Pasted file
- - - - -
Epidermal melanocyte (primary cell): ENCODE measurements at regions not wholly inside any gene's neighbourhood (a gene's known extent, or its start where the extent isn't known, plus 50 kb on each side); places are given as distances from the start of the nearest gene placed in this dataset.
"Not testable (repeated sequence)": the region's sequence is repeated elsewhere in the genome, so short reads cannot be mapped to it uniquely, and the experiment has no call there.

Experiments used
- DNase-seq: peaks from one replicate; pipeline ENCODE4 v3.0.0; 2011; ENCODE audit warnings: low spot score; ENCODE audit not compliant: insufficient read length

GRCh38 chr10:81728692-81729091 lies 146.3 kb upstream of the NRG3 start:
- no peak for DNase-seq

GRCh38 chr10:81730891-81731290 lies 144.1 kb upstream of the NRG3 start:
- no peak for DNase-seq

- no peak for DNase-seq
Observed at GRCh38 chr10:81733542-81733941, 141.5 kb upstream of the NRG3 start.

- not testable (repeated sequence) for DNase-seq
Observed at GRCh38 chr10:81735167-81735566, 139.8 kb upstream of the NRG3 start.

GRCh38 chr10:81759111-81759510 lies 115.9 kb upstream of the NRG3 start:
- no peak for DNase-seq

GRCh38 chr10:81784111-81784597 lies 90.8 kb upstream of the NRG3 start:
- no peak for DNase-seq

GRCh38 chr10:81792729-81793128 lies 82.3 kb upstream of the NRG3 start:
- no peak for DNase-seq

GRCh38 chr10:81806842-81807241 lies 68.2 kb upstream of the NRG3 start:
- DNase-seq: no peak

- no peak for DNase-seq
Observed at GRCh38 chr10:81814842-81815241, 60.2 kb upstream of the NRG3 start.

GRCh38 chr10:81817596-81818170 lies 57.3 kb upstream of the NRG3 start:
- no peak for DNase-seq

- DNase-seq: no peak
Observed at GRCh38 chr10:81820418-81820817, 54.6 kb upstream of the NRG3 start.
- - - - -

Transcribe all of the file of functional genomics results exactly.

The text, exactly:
Epidermal melanocyte (primary cell): ENCODE measurements at regions not wholly inside any gene's neighbourhood (a gene's known extent, or its start where the extent isn't known, plus 50 kb on each side); places are given as distances from the start of the nearest gene placed in this dataset.
"Not testable (repeated sequence)": the region's sequence is repeated elsewhere in the genome, so short reads cannot be mapped to it uniquely, and the experiment has no call there.

Experiments used
- DNase-seq: peaks from one replicate; pipeline ENCODE4 v3.0.0; 2011; ENCODE audit warnings: low spot score; ENCODE audit not compliant: insufficient read length

GRCh38 chr10:81728692-81729091 lies 146.3 kb upstream of the NRG3 start:
- no peak for DNase-seq

GRCh38 chr10:81730891-81731290 lies 144.1 kb upstream of the NRG3 start:
- no peak for DNase-seq

- no peak for DNase-seq
Observed at GRCh38 chr10:81733542-81733941, 141.5 kb upstream of the NRG3 start.

- not testable (repeated sequence) for DNase-seq
Observed at GRCh38 chr10:81735167-81735566, 139.8 kb upstream of the NRG3 start.

GRCh38 chr10:81759111-81759510 lies 115.9 kb upstream of the NRG3 start:
- no peak for DNase-seq

GRCh38 chr10:81784111-81784597 lies 90.8 kb upstream of the NRG3 start:
- no peak for DNase-seq

GRCh38 chr10:81792729-81793128 lies 82.3 kb upstream of the NRG3 start:
- no peak for DNase-seq

GRCh38 chr10:81806842-81807241 lies 68.2 kb upstream of the NRG3 start:
- DNase-seq: no peak

- no peak for DNase-seq
Observed at GRCh38 chr10:81814842-81815241, 60.2 kb upstream of the NRG3 start.

GRCh38 chr10:81817596-81818170 lies 57.3 kb upstream of the NRG3 start:
- no peak for DNase-seq

- DNase-seq: no peak
Observed at GRCh38 chr10:81820418-81820817, 54.6 kb upstream of the NRG3 start.